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Defining Luxury

by admin

BY K.K. SNYDER

Today’s luxury homebuyer is as discerning as ever and closing those mega deals takes a lot of hard work, work that many in the industry just aren’t willing to tackle. But for those who do excel in Miami’s luxury market, the rewards can be monumental in terms of both income and personal satisfaction.

Things are always changing in the Miami luxury market, including the very definition of a luxury home. For the most part, properties priced at one million and up used to be considered luxury properties, a price line that varies widely depending on location, of course, but which is harder to define in the Miami market.

“If you’re going to benchmark a property for one million, that is not luxury,” says Albert Tamayo, a Realtor with The Jills of Coldwell Banker. “It’s hard to define what price luxury is. Is it a $20 million property versus a $2 million property on the same island? Other waterfront properties are $2 million or $2.5 million but are a lot smaller. It’s unfair to base luxury properties on monetary value alone.”

Instead of using price to determine whether a property is considered luxury, finding that definition in today’s market is about buyer expectations. According to Penni Chasens, an agent with Cervera Real Estate, in Miami, luxury typically means waterfront property, a nice size lot or a ready-to-move-into home with nearby amenities.

As a 13-year veteran of the luxury market, Chasens says about 75 percent of her business is in the luxury condo market and the other 25 percent comes from single-family homes and commercial property.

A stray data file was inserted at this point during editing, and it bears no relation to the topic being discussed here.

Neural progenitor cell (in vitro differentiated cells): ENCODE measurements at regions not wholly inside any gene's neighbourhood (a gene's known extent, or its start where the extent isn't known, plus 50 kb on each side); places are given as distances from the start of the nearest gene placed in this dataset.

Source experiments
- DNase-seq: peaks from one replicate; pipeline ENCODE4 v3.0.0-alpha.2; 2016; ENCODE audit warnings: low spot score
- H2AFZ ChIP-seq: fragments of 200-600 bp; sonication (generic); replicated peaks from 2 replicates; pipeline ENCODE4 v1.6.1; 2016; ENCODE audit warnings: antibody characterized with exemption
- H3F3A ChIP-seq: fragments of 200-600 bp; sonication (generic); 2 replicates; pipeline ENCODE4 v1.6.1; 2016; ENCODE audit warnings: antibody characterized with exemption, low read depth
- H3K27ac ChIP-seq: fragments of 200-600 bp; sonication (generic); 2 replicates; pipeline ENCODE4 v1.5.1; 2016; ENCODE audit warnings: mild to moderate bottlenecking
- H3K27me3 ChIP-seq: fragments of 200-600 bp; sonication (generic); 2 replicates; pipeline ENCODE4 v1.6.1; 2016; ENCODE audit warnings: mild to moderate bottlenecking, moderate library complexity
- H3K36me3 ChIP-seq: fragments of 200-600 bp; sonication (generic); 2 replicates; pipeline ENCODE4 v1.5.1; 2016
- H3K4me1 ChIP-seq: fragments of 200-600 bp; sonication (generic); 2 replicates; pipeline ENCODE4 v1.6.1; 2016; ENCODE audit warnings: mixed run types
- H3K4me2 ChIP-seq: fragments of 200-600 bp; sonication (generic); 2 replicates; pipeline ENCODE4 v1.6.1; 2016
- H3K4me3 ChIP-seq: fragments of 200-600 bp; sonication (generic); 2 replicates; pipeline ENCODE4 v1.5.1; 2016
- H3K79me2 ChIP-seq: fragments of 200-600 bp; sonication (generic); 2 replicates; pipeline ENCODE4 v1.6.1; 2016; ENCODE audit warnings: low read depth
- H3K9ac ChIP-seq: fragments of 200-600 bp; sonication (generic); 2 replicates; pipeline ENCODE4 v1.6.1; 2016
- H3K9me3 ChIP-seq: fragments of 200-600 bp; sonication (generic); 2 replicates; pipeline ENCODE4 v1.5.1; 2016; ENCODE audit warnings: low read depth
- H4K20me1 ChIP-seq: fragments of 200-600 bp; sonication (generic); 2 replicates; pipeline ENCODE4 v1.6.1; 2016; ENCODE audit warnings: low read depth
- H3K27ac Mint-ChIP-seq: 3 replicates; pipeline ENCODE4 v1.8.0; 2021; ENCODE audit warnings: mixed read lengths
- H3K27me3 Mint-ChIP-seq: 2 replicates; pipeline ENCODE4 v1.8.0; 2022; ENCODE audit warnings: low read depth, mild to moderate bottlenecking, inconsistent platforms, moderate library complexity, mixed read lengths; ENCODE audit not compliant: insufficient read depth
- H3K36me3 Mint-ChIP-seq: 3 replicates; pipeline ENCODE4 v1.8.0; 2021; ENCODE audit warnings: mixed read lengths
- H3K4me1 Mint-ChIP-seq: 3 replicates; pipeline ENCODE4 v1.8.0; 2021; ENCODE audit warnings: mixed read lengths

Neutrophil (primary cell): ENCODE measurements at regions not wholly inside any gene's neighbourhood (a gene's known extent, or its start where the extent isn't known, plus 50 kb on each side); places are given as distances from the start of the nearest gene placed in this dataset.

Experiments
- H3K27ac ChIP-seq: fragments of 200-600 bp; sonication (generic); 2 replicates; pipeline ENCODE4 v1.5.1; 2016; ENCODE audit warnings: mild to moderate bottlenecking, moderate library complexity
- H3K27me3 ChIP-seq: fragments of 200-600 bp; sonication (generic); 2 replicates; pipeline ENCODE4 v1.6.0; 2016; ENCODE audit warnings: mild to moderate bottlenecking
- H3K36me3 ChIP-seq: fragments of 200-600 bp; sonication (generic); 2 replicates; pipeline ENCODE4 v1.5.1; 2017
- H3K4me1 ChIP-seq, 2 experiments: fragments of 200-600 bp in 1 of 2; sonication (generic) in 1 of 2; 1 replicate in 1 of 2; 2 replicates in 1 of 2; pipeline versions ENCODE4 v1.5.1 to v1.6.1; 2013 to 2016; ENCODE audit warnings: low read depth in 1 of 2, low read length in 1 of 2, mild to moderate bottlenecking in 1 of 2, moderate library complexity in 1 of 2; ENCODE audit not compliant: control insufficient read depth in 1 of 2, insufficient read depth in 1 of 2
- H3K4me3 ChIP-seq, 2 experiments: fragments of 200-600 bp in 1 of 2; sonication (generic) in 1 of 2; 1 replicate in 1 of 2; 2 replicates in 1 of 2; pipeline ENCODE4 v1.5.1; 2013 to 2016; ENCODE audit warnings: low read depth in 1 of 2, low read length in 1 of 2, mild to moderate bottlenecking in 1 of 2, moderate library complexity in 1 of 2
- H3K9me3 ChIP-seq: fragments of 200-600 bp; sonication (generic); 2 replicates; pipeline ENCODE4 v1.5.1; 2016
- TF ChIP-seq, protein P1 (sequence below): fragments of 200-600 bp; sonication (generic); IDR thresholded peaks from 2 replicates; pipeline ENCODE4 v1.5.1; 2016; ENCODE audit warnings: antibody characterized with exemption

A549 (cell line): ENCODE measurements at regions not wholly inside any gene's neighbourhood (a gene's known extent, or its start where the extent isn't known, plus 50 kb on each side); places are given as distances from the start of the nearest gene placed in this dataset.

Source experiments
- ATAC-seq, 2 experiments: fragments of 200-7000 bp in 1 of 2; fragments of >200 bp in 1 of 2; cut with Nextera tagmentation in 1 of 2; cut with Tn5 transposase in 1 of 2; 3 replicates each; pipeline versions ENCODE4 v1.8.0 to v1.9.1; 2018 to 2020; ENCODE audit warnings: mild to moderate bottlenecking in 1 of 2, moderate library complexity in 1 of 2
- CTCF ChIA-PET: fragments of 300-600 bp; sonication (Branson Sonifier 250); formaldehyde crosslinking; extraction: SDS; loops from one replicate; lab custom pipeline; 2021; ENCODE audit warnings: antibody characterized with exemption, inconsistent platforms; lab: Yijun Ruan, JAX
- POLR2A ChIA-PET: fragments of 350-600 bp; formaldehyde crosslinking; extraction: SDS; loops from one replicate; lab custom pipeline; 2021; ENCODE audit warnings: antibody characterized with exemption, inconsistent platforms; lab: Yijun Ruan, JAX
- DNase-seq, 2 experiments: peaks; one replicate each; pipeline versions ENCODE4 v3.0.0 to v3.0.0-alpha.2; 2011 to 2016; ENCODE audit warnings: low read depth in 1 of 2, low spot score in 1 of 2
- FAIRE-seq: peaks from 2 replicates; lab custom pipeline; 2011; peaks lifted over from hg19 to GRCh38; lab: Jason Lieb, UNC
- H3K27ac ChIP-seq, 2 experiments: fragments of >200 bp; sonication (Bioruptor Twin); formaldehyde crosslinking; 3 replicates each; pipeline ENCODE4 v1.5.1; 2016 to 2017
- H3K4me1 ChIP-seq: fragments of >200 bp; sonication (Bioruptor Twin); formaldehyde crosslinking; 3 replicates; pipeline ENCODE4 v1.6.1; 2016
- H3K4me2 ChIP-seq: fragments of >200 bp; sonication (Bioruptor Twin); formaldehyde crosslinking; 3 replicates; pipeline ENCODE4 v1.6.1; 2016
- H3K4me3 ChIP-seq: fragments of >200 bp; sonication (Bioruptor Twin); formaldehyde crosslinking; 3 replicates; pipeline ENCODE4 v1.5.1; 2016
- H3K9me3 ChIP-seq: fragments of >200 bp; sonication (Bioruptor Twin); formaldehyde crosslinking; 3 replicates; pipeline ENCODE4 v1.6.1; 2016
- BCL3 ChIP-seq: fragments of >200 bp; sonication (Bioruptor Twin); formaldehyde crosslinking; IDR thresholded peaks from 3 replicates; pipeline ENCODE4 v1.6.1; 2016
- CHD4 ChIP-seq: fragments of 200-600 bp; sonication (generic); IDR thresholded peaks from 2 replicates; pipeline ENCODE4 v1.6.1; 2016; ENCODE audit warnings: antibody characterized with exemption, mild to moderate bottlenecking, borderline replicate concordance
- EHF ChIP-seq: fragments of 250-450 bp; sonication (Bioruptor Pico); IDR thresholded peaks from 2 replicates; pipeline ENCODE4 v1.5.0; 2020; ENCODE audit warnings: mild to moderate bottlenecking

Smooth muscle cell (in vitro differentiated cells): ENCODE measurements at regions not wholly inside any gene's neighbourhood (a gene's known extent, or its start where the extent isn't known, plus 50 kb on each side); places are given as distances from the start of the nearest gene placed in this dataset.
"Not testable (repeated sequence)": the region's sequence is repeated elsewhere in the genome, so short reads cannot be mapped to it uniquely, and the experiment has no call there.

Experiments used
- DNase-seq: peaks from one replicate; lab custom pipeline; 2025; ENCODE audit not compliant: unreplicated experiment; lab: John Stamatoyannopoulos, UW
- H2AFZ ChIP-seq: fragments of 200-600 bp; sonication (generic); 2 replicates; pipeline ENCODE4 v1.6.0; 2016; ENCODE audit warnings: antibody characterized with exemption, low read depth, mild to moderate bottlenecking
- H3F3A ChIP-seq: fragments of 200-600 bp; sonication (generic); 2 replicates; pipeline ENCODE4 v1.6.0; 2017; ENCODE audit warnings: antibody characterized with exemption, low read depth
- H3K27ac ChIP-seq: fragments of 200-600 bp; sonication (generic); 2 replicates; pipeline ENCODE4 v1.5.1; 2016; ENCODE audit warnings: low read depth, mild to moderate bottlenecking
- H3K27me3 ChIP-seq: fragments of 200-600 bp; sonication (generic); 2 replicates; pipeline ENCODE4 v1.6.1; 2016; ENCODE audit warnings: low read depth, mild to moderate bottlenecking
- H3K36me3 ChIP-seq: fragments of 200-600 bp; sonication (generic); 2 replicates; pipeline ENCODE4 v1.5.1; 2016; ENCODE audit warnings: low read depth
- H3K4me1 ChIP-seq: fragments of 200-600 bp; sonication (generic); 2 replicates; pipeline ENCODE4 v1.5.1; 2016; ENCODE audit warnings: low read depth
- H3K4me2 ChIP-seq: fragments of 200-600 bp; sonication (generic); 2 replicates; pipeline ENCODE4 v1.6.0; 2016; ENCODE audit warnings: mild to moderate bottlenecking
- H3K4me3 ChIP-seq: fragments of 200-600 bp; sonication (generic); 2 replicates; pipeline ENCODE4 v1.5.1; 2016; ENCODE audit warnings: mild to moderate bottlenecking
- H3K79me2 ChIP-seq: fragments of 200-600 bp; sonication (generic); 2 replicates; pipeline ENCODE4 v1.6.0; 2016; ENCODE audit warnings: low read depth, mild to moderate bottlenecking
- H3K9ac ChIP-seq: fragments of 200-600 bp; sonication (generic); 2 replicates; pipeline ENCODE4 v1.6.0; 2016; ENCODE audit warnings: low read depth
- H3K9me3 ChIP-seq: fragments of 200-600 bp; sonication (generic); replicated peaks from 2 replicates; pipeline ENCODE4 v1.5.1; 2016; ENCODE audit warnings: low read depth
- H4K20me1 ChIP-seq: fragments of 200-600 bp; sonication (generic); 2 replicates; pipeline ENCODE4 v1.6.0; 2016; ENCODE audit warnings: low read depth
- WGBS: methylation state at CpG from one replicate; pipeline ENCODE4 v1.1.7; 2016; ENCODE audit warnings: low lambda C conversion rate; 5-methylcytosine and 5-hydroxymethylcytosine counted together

“For luxury, waterfront is always standard. Location, great views, keeping up with modern ideas and innovations. Luxury is always luxury. And, yes, it’s always improving with time. And, yes, the price continues to go up. The most important thing is location. The second important thing is the developer. People will definitely follow an excellent developer.”

What goes into a luxury home, however, can still be defined by dollars, big dollars. Elevators, wine cellars, media rooms, custom lighting, flat screens in nearly every room and furniture grade custom cabinetry – most have come to be expected by today’s luxury homebuyer. Kitchen standards include multiple commercial kitchen appliances such as two or even three dishwashers, built-in cappuccino and espresso makers, Sub-Zero refrigerators, double ovens and separate freezers, all from top-of-the-line manufacturers including Wolf, Viking, Thermador, Five Star and Bosch.

Likewise, luxury homebuyers expect the finest finishes, including exotic woods, marble and granite, custom woodwork, wide plank flooring, custom solid 8- or 9-foot doors and high-end hardware such as pewter and satin nickel. There is a lot going on with tile and stone in today’s luxury home, as well as new metallics and incredible porcelains.

Exterior finishes are every bit as important as interior in luxury homes these days, with more combinations of mixed materials such as brick, stone, stucco, iron and woods requested by the luxury homebuyer.

Amenities aren’t relegated to the interior of these homes, either, as outdoor living space continues to gain in luxury as well, from complete kitchens and dining areas to grand outdoor fireplaces and rooftop swimming. Being on the water makes boat docks and other water sport amenities a frequent request as well. And near the top of every luxury homebuyers’ list are privacy and security, says Tamayo, including a gate system, cameras and other technology.